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Crystallizes

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Herman J. M. Kramer - One of the best experts on this subject based on the ideXlab platform.

  • crystallization kinetics in an airlift and a stirred draft tube crystallizer secondary nucleation models revisited
    Chemical Engineering Research & Design, 2018
    Co-Authors: Fatemeh Anisi, Herman J. M. Kramer
    Abstract:

    Abstract In this research, a process model has been developed for an airlift and compared with that of a draft tube stirred crystallizer to clarify the crystallization kinetics in this novel type of crystallizer. Recently it has been shown that although secondary nucleation is strongly suppressed in this crystallizer, it is not completely absent and further development and scale up requires a more quantitative prediction of the kinetics in this type of crystallizer. A number of growth and nucleation models were examined in a parameter estimation study in which a dataset of a number of seeded batch experiments has been used to estimate the kinetics in both an airlift and a draft tube stirred crystallizer. It is shown that a kinetic model, consisting of a two-step growth model and two additive nucleation mechanisms, i.e. an attrition based and a surface nucleation mechanism, gives an excellent and statistically acceptable description of all studied experiments with one parameter set each for both type of crystallizers. The main difference in the two types of crystallizers being that the attrition terms by crystal-impeller and crystal–crystal collisions in the airlift crystallizer can be completely neglected.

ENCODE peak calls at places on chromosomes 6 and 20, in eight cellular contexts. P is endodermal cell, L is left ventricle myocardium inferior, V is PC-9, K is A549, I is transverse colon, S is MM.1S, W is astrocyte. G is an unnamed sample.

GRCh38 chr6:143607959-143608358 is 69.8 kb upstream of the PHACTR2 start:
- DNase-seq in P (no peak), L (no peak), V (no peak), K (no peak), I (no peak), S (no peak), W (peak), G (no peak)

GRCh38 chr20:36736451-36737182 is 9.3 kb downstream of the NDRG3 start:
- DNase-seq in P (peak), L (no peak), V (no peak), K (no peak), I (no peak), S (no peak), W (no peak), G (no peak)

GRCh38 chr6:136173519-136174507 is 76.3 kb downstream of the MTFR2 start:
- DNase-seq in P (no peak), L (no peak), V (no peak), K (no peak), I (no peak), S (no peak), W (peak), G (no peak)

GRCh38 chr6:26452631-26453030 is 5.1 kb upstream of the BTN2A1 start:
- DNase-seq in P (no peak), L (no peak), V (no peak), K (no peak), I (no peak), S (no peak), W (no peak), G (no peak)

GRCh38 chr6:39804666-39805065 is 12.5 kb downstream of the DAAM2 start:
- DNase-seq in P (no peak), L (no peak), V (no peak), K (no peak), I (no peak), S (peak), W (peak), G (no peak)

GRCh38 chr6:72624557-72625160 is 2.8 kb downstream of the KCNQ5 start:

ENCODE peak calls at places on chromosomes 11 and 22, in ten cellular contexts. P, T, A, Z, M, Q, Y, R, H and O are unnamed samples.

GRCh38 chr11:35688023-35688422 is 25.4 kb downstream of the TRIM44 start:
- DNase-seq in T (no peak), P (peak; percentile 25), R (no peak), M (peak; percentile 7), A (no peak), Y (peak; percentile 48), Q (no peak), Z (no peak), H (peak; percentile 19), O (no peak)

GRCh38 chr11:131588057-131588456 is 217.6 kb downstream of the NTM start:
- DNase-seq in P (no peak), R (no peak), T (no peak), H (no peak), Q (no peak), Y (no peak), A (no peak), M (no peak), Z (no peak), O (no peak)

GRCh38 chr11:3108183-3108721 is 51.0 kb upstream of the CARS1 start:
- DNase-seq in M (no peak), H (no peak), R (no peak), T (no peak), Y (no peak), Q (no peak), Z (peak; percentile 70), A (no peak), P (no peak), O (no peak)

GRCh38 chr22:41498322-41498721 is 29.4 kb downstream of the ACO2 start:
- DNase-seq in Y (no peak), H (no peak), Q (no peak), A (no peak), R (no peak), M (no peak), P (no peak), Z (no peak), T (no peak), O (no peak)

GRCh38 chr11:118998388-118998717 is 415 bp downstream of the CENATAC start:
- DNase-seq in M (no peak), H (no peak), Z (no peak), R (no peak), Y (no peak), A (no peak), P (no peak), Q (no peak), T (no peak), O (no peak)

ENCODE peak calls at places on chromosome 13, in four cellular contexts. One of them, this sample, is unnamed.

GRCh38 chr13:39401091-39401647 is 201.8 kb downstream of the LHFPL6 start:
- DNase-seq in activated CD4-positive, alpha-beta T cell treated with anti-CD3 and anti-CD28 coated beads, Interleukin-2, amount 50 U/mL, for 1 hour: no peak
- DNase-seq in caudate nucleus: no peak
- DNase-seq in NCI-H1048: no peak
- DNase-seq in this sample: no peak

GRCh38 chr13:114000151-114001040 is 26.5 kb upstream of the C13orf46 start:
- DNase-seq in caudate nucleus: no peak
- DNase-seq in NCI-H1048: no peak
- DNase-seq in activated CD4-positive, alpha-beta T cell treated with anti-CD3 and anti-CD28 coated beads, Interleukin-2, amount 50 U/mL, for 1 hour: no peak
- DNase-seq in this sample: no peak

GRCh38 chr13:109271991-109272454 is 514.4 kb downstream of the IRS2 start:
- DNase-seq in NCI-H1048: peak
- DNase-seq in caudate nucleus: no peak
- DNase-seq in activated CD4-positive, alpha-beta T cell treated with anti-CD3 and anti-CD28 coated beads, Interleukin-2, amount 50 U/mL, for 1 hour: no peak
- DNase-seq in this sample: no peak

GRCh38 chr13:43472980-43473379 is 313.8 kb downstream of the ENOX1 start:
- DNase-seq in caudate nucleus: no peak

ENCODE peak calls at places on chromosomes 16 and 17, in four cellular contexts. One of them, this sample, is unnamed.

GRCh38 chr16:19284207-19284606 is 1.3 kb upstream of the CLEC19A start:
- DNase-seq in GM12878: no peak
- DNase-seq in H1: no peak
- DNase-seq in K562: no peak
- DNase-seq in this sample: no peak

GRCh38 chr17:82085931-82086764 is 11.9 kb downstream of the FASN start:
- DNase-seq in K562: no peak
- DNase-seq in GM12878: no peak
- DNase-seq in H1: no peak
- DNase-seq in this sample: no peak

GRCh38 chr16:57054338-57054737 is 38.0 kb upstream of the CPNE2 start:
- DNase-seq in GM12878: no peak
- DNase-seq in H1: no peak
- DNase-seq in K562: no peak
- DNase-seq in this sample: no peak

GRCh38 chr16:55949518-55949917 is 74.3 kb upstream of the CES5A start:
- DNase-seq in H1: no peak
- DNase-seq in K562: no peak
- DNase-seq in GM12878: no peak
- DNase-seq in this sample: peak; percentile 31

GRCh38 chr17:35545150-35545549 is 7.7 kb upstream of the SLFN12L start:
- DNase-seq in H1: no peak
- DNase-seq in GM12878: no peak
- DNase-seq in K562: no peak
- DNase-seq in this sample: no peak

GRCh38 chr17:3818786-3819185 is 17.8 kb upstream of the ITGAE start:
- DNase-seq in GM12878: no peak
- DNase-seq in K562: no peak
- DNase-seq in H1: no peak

• Modeling of industrial crystallizers for control and design purposes
    Powder Technology, 2000
    Co-Authors: Herman J. M. Kramer, J.w. Dijkstra, Peter J.t. Verheijen, Gerda M. Van Rosmalen
    Abstract:

    Abstract The design of forced circulation (FC) crystallizers, which are widely used for the bulk crystallization of inorganic salts, is hindered by the lack of rules for scale-up, caused by the lack of reliable process models. The absence of a stirrer in the crystallizer and the relatively high temperature increase in the circulation line result, as expected, in a strong deviation from the well-mixed vessel approach often used in modeling. To improve process models, a compartmental approach is presented here to describe the crystallization process of evaporative and cooling suspension crystallizers. The model has been implemented in the dynamic flowsheeting program, speedup , and applied to simulate a 200-l evaporative FC crystallizer, with five compartments. Preliminary simulation results indicate that large supersaturation profiles are present in the crystallizer and that only a part of the crystallizer volume is effectively used for the growth of crystals.